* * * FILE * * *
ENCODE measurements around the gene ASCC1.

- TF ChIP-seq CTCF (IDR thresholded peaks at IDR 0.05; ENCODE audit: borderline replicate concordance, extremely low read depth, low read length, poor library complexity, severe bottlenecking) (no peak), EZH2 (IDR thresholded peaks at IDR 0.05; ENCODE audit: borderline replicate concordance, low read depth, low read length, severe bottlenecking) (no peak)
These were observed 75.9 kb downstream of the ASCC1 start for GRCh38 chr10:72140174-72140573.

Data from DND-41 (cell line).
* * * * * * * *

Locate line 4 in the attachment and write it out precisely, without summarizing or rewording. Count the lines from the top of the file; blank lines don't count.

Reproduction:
Data from DND-41 (cell line).